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Women Speakers at Antioch Share Their Experiences with ‘Role of Mental Fortitude in Leadership’

Antioch University panelists Click to view larger
From left, Antioch University MBA chair Anna Kwong, moderator Barbara Greenleaf, and panelists Wendy Yang of Deckers, Karen Mims of The Towbes Group and retired Army colonel Kathryn Burba. (Antioch University photo)

Four dynamic and accomplished business leaders addressed a packed house to discuss “The Role of Mental Fortitude in Leadership” in honor of International Women’s Day at Antioch University on Friday.

Wendy Yang, president of performance lifestyle brands for Deckers; Karen Mims, portfolio and organizational director for The Towbes Group; and Kathryn Burba, Army colonel (retired), shared their experience with an attentive audience. Author and entrepreneur Barbara Greenleaf moderated the panel.

Mental fortitude is “the ability to focus on and execute solutions in the face of uncertainty or adversity,” according to Forbes.

Yang shared that she learned mental fortitude during her time as an athlete: “As a professional tennis player, I learned more from my losses than my wins. It taught me to dig deeper and bounce back.” She went on to say how those experiences as a tennis player helped her build the mental fortitude she relies on today in her job at Deckers.

Mims shared one of her secrets: “I never let them see me sweat. I calm myself down by writing. Once I have centered myself, I look across the table and see what it is that they need. As a boss and a leader, it’s my job to make others successful and to see what it is I need to give to them to have them become their better self.”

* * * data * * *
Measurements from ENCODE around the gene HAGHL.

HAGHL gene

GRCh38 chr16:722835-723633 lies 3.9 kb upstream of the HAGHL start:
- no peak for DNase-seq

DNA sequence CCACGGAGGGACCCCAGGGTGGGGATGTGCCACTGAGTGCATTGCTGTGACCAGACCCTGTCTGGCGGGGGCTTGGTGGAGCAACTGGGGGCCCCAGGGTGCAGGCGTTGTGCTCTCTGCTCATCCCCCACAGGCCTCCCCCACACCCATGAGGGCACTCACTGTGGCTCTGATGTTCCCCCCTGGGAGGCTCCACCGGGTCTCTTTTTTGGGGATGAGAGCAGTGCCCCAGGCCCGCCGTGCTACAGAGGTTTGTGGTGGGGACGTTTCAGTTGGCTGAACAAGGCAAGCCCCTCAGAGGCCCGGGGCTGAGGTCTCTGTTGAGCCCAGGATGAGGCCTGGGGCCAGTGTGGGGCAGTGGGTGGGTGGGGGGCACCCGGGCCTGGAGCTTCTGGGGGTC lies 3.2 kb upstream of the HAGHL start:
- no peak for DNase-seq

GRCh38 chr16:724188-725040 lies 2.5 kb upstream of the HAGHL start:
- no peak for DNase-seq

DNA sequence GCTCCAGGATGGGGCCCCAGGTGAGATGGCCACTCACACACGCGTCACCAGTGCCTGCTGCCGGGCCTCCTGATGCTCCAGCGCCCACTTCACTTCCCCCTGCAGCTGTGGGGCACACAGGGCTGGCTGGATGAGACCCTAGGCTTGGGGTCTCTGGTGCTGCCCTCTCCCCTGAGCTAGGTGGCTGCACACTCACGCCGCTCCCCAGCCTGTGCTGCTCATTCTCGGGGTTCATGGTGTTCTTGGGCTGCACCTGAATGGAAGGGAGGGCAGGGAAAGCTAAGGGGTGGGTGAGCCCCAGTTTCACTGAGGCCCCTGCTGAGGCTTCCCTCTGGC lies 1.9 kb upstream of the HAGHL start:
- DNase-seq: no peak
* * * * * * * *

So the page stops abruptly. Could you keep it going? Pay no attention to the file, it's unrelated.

When asked whether mental fortitude should be an organizational value, Burba said: “It is important in business to develop a culture that builds mental fortitude, it creates transparency, tenacity and achievement in the most adverse conditions. It builds resilient employees, teams and leaders. What I learned in the Army was that the more adverse the situation, the more I grew as a leader.”

After the 90-minute discussion, Anna Kwong, MBA chair, closed the evening with words of gratitude and praise and added: “Antioch’s MBA Program aims to educate students to be innovative and strategic business leaders, who balance a strong foundation in business and finance with social responsibility.”

The audience lingered for personal questions, and the entire evening reinforced the important of business networking and mentorship.

Antioch University provides learner-centered education to empower students with the knowledge and skills to lead meaningful lives and to advance social, economic and environmental justice. Antioch aspires to be a leading university offering learners and communities transformative education in a global context that fosters innovation and inspires social action.

— Anna Kwong represents Antioch University.

 

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